Around 100 countries would like to make coronavirus vaccines exempt from intellectual property rights
Around 100 countries would like to make coronavirus vaccines exempt from intellectual property rights AFP / Noel CELIS

KEY POINTS

  • Physicists described the flow-pattern of the coronavirus as a “re-circulation bubble”
  • Computational analysis identified two modes of coronavirus movement in narrow corridors
  • The clouds of droplets is comparable to that of the wave a boat leaves in its wake 

Children are at higher risk of getting coronavirus if they happen to walk behind infected adults who are walking fast in narrow spaces like corridors. When they cough, infected people can spread a cloud of droplets behind them that could hover above the ground at a height that is mouth-level for children.

A computational analysis conducted by a group of physicists showed that adults with COVID-19 leave a cloud of droplets behind them after coughing. The physicists compared the droplets to the wave a boat leaves in its wake.

The result of the simulations, published in the journal Physics of Fluids, highlighted crucial real-life scenarios in which narrow space influences how fast or slow the coronavirus moves through the air. The physicists described the flow-pattern of the coronavirus as a “re-circulation bubble” that moves in two modes identified as detached and attached.

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The man who was obsessively concerned about COVID-19 told an investigator that he was trying to protect the family from the virus. pixabay

The detached mode is when the cloud of droplets separates from the walking person and becomes suspended in the air far behind the individual. In this mode, the droplets appeared to be like a floating bubble.

The attached mode is when the cloud of droplets trail behind the person, seemingly following them as they walk through the corridor.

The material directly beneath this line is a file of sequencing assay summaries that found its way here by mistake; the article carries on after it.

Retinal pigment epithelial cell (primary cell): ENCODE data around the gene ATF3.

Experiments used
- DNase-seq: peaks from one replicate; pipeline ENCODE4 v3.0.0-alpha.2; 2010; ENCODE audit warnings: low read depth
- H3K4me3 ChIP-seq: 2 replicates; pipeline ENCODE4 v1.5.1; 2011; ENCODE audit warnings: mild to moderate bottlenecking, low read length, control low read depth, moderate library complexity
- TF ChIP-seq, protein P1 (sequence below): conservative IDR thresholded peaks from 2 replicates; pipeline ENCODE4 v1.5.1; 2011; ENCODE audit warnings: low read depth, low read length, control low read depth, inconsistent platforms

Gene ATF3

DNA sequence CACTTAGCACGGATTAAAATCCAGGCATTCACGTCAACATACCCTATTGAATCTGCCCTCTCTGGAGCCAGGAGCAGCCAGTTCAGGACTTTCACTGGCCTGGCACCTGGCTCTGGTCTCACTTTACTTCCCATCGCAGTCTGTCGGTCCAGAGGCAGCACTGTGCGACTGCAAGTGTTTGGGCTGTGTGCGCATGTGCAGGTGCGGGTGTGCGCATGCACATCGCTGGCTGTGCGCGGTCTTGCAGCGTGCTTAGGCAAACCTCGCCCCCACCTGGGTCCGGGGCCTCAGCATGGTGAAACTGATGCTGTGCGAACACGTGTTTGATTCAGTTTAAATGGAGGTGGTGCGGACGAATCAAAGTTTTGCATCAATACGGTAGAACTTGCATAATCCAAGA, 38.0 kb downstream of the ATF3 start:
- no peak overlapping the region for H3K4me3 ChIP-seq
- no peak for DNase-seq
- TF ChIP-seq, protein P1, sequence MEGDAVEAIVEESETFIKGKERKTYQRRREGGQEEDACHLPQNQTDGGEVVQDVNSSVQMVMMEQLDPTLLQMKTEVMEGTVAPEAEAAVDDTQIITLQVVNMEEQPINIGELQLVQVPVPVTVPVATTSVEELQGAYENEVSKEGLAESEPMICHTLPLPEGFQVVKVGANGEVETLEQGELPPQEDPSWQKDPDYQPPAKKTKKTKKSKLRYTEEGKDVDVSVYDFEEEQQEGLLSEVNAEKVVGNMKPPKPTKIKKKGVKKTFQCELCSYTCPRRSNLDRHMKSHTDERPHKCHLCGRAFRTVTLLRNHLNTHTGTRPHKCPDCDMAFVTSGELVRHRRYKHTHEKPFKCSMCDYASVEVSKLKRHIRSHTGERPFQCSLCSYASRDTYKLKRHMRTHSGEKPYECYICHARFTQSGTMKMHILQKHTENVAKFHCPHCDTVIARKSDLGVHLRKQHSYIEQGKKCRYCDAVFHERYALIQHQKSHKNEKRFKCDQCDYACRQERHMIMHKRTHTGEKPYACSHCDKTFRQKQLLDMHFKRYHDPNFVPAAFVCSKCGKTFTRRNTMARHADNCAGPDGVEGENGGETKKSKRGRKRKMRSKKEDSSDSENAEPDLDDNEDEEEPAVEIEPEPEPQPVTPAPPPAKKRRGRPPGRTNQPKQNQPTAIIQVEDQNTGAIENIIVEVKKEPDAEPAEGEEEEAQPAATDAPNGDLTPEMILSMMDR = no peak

"For the detached mode, the droplet concentration is much higher than for the attached mode, five seconds after a cough," Xiaolei Yang, one of the authors of the study, explained in a press release.

"This poses a great challenge in determining a safe social distance in places like a very narrow corridor, where a person may inhale viral droplets even if the patient is far in front of him or her,” he added.

There had been similar simulations before that helped scientists identify how glass barriers, windows, air conditioners and toilets influence the spread of the coronavirus. However, these previous investigations only take into consideration large open indoor spaces.

Meanwhile, a September 2020 report from the Centers for Disease Control and Prevention showed there were 277,285 COVID-19 cases in children. The number of infections was twice as much for children aged 12 to 17 years than it was for kids aged 5 to 11.

COVID-19 continues to affect people worldwide. As of Dec. 15, numbers from the World Health Organization showed that there have been more than 71.5 million confirmed cases of COVID-19 worldwide. To date, there were already more than 1.6 million deaths, according to WHO.

FDA Commissioner Stephen Hahn attends a coronavirus press briefing, in the Brady Press Briefing Room of the White House in Washington
FDA Commissioner Stephen Hahn attends a coronavirus press briefing, in the Brady Press Briefing Room of the White House in Washington AFP / Brendan Smialowski
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